With less people than California, North Korea has the 197th lowest GDP in the world, yet until 2003, was responsible for over 1,400 provocations and the deaths of 90 US servicemen. The U.S. has not retaliated; it provided North Korea with aid.
The country’s disproportionate military might and geostrategic location grant it freedom to vex the U.S. At 22.3%, North Korea has the largest defense budget per GDP on earth. Seoul, the capital of South Korea and an American ally, is an hour from the border; its ten million people would suffer tremendously in a conflict. Any attack could draw in China, Pyongyang’s backer. This reality has curbed American clout over the regime.
One strategy is economic sanctions. From 2003 to 2005, the State Department led the Illicit Activities Initiative (IAI), a law enforcement taskforce with the Treasury Department, targeting North Korea’s access to the world financial system. Meant to weaken the regime’s elites, its primary success was Banco Delta Asia (BDA), a bank in Macao involved with Pyongyang. During IAI’s peak in 2006, North Korea’s leader, then Kim Jong Il, told China’s president Hu Jintao, he feared sanctions would collapse his government.
As much as a third of the North’s economy is criminal activities: drug dealing, counterfeiting and trafficking arms. The regime established Office #39 to earn foreign currency. Its current leader, Kim Jong Un, has slush funds in European banks, worth billions to support his lavish lifestyle. In 2012, he spent $645 million on luxury goods.
Long subject to sanctions, North Korea, with few natural resources or manufactured goods,needs to launder its money. This makes Pyongyang vulnerable to asset freezes abroad or blocked access to the dollar. As these transactions go through U.S.-regulated banks, America is well-positioned to target its funds.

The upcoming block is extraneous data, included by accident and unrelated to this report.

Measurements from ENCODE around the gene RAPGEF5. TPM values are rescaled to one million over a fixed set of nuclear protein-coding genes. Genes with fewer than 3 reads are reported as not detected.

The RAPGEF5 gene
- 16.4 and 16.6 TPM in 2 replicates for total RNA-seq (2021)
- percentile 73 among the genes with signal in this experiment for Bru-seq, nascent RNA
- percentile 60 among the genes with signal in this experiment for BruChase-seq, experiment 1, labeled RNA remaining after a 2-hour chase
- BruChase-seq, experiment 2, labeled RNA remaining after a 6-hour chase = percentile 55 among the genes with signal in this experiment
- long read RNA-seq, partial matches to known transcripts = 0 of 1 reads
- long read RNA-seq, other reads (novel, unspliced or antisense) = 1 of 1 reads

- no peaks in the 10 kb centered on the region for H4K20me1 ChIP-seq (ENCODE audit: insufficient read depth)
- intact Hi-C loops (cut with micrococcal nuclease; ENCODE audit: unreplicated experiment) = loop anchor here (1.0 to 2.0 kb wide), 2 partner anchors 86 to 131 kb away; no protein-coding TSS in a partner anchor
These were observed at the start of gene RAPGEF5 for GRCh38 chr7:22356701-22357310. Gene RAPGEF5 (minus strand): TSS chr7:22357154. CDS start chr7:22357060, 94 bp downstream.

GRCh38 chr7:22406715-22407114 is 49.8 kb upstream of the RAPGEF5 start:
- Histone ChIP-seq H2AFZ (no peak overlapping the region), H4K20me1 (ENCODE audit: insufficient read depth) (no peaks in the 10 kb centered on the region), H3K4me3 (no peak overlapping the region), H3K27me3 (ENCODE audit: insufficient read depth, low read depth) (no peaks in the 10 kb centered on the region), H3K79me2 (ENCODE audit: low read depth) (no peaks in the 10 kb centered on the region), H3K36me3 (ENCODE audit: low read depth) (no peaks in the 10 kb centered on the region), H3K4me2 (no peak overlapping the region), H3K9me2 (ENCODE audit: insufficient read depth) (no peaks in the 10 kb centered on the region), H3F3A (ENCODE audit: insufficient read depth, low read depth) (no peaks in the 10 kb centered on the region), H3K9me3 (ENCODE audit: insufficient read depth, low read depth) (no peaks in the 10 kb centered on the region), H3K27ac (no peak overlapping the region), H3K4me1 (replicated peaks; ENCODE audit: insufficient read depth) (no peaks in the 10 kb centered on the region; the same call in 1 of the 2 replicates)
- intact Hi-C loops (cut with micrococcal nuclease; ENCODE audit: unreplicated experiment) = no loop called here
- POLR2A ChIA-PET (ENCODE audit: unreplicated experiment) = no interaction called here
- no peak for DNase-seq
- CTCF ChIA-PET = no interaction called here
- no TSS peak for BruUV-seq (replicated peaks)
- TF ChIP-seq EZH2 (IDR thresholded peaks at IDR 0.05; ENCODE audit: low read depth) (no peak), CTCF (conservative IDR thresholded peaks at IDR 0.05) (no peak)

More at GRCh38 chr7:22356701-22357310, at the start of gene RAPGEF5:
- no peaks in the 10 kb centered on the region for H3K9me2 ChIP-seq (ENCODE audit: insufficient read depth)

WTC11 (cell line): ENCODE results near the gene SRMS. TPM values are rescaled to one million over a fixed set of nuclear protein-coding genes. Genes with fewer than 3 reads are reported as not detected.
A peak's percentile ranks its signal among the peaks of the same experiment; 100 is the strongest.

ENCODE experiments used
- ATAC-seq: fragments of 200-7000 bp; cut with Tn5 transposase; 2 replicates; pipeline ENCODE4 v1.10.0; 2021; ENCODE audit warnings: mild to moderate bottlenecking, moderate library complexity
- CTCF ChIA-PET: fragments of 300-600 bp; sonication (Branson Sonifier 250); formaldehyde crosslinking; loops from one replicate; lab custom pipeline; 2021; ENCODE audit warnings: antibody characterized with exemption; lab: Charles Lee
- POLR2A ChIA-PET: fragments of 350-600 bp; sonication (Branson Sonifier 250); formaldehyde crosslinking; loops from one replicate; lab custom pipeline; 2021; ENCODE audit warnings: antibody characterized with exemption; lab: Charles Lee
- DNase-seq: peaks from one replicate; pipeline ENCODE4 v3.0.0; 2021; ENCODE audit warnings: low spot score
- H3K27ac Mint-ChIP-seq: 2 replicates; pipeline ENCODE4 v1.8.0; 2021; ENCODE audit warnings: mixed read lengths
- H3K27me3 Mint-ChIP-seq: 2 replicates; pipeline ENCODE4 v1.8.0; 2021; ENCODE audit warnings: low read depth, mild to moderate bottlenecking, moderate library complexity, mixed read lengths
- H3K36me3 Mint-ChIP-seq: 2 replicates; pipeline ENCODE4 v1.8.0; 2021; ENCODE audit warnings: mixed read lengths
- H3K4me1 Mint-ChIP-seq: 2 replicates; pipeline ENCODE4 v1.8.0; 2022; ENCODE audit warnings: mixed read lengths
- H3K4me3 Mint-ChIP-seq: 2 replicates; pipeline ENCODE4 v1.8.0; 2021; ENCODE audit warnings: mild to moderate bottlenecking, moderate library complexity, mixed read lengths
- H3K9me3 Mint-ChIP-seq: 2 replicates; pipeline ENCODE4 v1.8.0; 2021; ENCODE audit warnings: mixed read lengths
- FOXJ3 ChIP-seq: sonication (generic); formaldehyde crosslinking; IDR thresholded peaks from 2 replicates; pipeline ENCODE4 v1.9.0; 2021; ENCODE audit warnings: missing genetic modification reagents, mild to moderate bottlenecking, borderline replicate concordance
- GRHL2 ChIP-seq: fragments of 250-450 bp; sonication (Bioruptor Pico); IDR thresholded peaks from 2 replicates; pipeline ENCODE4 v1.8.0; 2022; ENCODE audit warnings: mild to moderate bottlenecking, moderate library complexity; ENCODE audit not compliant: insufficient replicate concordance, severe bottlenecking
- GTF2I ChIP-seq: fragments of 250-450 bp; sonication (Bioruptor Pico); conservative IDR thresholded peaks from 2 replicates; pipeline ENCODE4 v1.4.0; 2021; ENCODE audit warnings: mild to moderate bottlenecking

Kim’s finances operate like a mafia. So to launder them, the state uses front companies and a network of banks, worldwide. The Treasury’s plan, with the IAI, was to find its weak point and incapacitate it. They chose BDA, a small, privately-owned bank; it worked with the North’s front companies for decades, accepting large deposits, facilitating transactions, and it helped put counterfeit currency into circulation. Importantly, the BDA was too puny to damage the financial system or threaten China.
On September 15, 2005, Treasury labeled BDA a primary money laundering concern, under the Patriot Act. The next day, thousands of customers rushed to the bank’s eight branches to withdraw their savings, $133 million, a third of the bank’s total. Authorities in Macao setup a committee to takeover BDA, freezing $25 million in North Korean assets. A paltry sum in global terms, but the action was designed to send a message: business with Kim Jong Il is not worth the risk. The Patriot Act can sink banks. Industrywide, compliance officers increased scrutiny for North Korean-related clients, sequestering millions of dollars. In China, state-run banks froze the North’s accounts, lest the Treasury target them. Pyongyang was pushed out of its network.
But the BDA operation occurred during the Six Party Talks. These negotiations started in 2003, when the North withdrew from the Nuclear Non-Proliferation Treaty; they aimed to persuade the regime to relinquish its nuclear arsenal for aid and normalized ties. Christopher Hill, the Assistant Secretary for East Asia, headed the U.S. delegation, and was a firm believer of diplomacy. In meetings, he told Sec. of State Condoleezza Rice, “just let me go to Pyongyang, I’ll get you a deal.”